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By Lou Cedrone | July 3, 1991
IT'S easy to see where all the money went in ''Terminator 2: Judgment Day.'' Arnold Schwarzenegger stars. By his own admission, the film cost $80 million, and most of that, apparently, went into the special effects.The money was well spent. These are very special special effects, but that's about all the film is, special effects.A sequel to the original ''The Terminator'' released in 1984, the new film is 2 hours and 14 minutes of car, truck, bike and anything else that crashes on the move.
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By Tim Smith, The Baltimore Sun | May 14, 2014
Early on in "Peter and the Starcatcher," the ingenious and brilliantly performed play now at the Hippodrome, there's a flashback to a grim orphanage in England where the boy who will become Peter Pan by the end of the show endures brutal treatment. As the ugly business is reenacted, a voice softly emerges amid the din from a corner of the stage, singing the opening lines of a work from the mid-19th century by Felix Mendelssohn, a work that Victorians loved: "O for the wings, for the wings of a dove, far away, far away would I rove.
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By Lou Cedrone | June 26, 1991
Patricia Blau is one of those people responsible for the awesome special effects that are part of ''Rocketeer,'' the new comic-book film currently playing at local theaters.Blau is with Industrial Light and Magic, a division of LucasArts Entertainment, in Marin County, California.The 35-year-old has been with Light and Magic for almost 13 years. When she began there, the work force was 32. Today, there are 350 people working for the company.On the telephone, Blau discussed some of the film's special effects, particularly the dummy that is supposed to be the young pilot who finds a rocket pack that allows him to fly.Early in the film, the character wears the pack that sends him off into the wild blue, and then is dumped into a lake.
SPORTS
February 5, 2013
Bud's 'Brotherhood' Diane Pucin Los Angeles Times Sweet horses, Fleetwood Mac, winner. Even for someone who hates beer, who gets a little queasy when there's even a hint of hops, the best Super Bowl ad was the Budweiser creation entitled "Brotherhood. " The company has used the iconic Clydesdale horse before but not with such a sweet-looking foal. The baby Clydesdale used in the ad was only born on Jan. 16. There was an entire story told. A man breeds and raises the babies and then has to wave goodbye when it's time for the tot to leave home.
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By Douglas Bailey and Douglas Bailey,Boston Globe | July 9, 1995
Rob Legato's favorite astronaut is Buzz Aldrin.The second man on the moon unwittingly bestowed the highest praise on special-effects supervisor Legato last month after viewing a preview of "Apollo 13." Wandering over to director Ron Howard after the screening, Mr. Aldrin had some questions about the footage used in the film -- particularly the stunning shots of the Brobdingnagian Saturn V rocket lifting majestically off the pad.Mr. Aldrin had never seen those shots before and wanted to know from what NASA archive the film had been retrieved.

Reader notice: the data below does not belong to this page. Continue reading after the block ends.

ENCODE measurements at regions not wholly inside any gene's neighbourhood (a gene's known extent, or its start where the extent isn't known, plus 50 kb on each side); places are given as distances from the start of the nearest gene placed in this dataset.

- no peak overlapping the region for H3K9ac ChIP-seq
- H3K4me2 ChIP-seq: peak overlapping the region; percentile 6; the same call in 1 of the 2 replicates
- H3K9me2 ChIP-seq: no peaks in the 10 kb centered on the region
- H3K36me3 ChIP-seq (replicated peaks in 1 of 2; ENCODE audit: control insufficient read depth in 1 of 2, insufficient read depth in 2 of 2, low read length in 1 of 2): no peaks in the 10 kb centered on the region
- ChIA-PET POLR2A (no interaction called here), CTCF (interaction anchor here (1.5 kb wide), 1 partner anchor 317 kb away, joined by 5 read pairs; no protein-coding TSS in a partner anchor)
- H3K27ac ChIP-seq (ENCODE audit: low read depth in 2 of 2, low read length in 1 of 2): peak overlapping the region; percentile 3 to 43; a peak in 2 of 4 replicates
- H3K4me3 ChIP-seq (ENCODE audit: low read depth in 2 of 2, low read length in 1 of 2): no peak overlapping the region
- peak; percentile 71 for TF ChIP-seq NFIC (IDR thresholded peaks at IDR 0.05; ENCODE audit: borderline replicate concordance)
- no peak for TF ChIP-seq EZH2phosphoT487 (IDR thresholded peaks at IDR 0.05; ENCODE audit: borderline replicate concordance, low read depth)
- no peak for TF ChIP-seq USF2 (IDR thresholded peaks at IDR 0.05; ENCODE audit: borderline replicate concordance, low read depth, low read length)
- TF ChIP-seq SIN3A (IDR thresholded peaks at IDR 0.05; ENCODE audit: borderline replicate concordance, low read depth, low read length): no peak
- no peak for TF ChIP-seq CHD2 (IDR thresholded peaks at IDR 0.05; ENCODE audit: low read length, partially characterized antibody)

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By Tamara Ikenberg and Tamara Ikenberg,SUN STAFF | July 16, 1996
Like explosions? Space invaders? Three-hundred-pound basketball players?Your latest special effects blockbuster may feature one or two of the above, but rarely all three.The Maryland Science Center IMAX's latest presentation, "Special Effects," solves that problem and is the ultimate antidote for special effects fanatics as well as average moviegoers who can't help but think, "How did they do that?"Such special effects wonders as "Star Wars," "Jumanji" and the recently released "Independence Day" are used as stunning study guides.
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By David Zurawik and David Zurawik,SUN TELEVISION CRITIC | February 27, 1999
Just when you think network television has shrunk to nothing but cheap "reality" specials, hyped newsmagazine interviews and tired sitcoms following the same bankrupt formula, along comes a grand and magical production like "Alice in Wonderland" tomorrow night on NBC.It's almost enough to restore your faith in network TV.Hallmark Entertainment's Robert Halmi Sr. -- he of the big-budget "Gulliver's Travels" and "Merlin" -- joins forces with Jim Henson's Creature...
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By Tamara Ikenberg and Tamara Ikenberg,SUN STAFF | July 2, 1998
Just because a generation of young moviegoers has been raised on special effects and silicone-enhanced superstars doesn't mean it's numb to the dated yet legendary tale of love and civil war, "Gone With The Wind.""It's in the same vein as 'Citizen Kane' and 'Casablanca,' " says Doug Bradley, 22. The UMBC student came to the Loews White Marsh Theatre Tuesday night to see "Gone With The Wind" in re-release. "You haven't lived until you've seen it.""You're living tonight," says his Gap-sweatshirt-clad friend Becky Kulaga, 18, who has seen "GWTW" numerous times and dragged Bradley along with her."
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John E. McIntyre and The Baltimore sun | February 2, 2012
The complete serial "Grammarnoir 2: Pulp Diction" in a podcast. My narration, with special effects by my colleague and fellow lapsed Kentuckian Steve Sullivan. 
FEATURES
November 4, 2005
THE QUESTION With gruesome special effects easier than ever (and on full display in Saw II), we wonder: Are today's movies scarier than classic chillers or less so? WHAT YOU SAY The films coming out today are far from scary. Perhaps if the people making these movies would pay attention to the movie behind the special effects, the box office would be doing better. CHRISTINA MAZZETTA, ABINGDON Scariness or fear is not created with "special effects," but rather evolved through imagination and anticipation on the big screen.